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  • Writer's pictureJulie Quiroz

Stirring It Up

Updated: Mar 20, 2023

3.21.23 New Moon

Food changes into blood, blood into cells,

cells change into energy which changes up into life . . . food is life.

–Vertamae Smart-Grosvenor, culinary griot

This beautiful food quote comes from Rethinking Food Culture Might Save Us, the article I had the pleasure of co-authoring last year with my friends at Food Culture Collective. As often happens, friendships and storytelling whooshed me in the direction I needed to go.

Needed, and need, because, while a sprout lifting its head from the soil brings me to tears, and I once wrote a poem about a cucumber in my container garden, my food growing skills remain emergent. But, in loving collaboration with others who know more than I do, I offered words out into the universe – a magic recipe for stirring up my life.

A year later I met Susimar Gonzalez Martinez as we sat outside in a circle of women in my new hometown of Aguadilla, Puerto Rico, talking about finding our way in a world so often bent on harming us. I loved everyone in the circle, and the circle’s existence. Of the many pathways that grew from that day, my collaboration with Susi was one.

In November, drinking tea in Moca, on the porch of Susi’s farm (united by our mutual friend and quietly powerful leader Adela Nieves Martinez) I committed myself and New Moon to thought partnership, strategy development, and resources to support Susi’s already established leadership in growing ancestral agricultural wisdom and practices in Puerto Rico. Born in Santurce to a mother of Spanish descent and a father of African descent, Susi first learned ancestral agriculture farming practices from her grandfather. In Susi’s words (translated from Spanish), “From its tubers (yucca, yam, sweet potato) to its weeds (cundeamor, linden, rompesaraguey), agriculture is about connecting in the synchronicity of the trees with the bushes, the herbs, and the environment.”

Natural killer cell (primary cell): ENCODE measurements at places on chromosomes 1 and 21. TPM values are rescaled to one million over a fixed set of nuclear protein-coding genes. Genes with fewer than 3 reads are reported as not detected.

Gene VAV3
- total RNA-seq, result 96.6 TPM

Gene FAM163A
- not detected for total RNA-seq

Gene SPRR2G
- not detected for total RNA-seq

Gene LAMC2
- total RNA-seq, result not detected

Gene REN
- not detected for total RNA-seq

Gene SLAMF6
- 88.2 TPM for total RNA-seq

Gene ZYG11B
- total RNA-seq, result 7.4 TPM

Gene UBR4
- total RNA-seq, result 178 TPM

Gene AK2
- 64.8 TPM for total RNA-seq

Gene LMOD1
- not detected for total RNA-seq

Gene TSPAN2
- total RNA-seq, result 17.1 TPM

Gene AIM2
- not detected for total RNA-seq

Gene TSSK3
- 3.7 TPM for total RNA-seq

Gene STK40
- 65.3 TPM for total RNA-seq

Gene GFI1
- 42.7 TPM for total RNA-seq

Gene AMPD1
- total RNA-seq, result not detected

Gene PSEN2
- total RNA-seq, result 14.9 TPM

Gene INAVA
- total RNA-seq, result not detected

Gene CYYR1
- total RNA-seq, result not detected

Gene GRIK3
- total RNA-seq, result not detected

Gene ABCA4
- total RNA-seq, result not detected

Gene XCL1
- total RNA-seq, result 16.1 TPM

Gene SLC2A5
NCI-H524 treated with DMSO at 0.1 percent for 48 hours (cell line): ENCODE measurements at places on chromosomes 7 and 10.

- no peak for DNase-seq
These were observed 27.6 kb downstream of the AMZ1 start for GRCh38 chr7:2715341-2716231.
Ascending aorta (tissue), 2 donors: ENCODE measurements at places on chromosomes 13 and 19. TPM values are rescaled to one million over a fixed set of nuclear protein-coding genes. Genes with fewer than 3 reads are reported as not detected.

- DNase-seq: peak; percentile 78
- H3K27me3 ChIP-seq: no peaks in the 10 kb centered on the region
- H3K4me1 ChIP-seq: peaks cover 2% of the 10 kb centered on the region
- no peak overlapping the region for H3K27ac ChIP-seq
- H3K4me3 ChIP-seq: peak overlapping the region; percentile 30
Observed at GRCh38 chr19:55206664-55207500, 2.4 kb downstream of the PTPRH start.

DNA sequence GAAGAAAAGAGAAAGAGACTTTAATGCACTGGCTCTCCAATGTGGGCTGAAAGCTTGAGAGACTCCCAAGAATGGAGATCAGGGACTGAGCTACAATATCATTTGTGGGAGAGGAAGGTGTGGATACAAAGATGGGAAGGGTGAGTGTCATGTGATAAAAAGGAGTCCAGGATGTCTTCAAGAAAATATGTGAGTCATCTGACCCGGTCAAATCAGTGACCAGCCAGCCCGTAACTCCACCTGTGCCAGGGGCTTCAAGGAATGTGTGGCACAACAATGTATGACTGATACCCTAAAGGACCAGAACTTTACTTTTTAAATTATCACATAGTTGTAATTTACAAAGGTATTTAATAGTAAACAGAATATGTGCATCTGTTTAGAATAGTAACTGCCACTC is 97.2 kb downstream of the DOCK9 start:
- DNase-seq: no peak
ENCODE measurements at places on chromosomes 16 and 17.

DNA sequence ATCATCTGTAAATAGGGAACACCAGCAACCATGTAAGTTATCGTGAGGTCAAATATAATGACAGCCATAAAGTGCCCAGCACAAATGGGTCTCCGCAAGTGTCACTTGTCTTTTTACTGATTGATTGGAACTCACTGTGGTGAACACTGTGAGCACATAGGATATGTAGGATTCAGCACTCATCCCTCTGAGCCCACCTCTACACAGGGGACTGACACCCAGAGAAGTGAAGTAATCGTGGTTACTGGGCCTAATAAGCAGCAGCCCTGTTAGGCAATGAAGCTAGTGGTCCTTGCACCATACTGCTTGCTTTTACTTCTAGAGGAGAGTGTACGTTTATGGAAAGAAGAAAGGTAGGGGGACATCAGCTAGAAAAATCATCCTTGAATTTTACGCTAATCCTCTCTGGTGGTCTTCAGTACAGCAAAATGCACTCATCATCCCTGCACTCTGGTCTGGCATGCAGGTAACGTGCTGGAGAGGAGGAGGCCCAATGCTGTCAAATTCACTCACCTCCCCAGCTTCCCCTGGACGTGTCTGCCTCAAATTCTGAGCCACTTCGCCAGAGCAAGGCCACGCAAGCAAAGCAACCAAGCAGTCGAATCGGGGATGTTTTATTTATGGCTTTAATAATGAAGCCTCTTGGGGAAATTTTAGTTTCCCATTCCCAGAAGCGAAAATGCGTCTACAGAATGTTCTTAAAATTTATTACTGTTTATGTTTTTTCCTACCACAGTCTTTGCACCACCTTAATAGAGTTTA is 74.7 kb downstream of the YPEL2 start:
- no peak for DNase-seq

Last month, we launched the pilot of the program De La Tierra a La Cosecha (From Land to Harvest), led by Susi, based on her knowledge, skill, and wisdom. Tierra a la Cosecha is a free 4 month long farm-based experiential learning program for young Puerto Rican farmers to learn about ancestrally based agricultural knowledge and practices. The 4 weekend-long farm sessions include information and hands-on experience with: Land & Soil, Sowing (including a visit with a local elder with deep ancestral agricultural wisdom), and Native Plants of Puerto Rico. We invite participants to camp on the farm for the weekend, and we make home cooked meals during their stay. Through De la Tierra a La Cosecha we hope to contribute to a large, powerfully interconnected next generation of Puerto Rican farmers who steward the land with ancestral practices and reverence.

I felt honored to hold down two jobs in that first session of De la Tierra a la Cosecha: 1) I helped prepare food and space for the 10 young Puerto Rican farmers who had come to learn from Susi, and 2) I listened, watched, and captured the emerging story through photographs, videos, and notes.

Sleeping outside that night, as Jupiter and Venus made a path toward the new moon over my head, peaceful joy flowed through my body. I smiled in the dark, knowing that the magic recipe was stirring up my life again.

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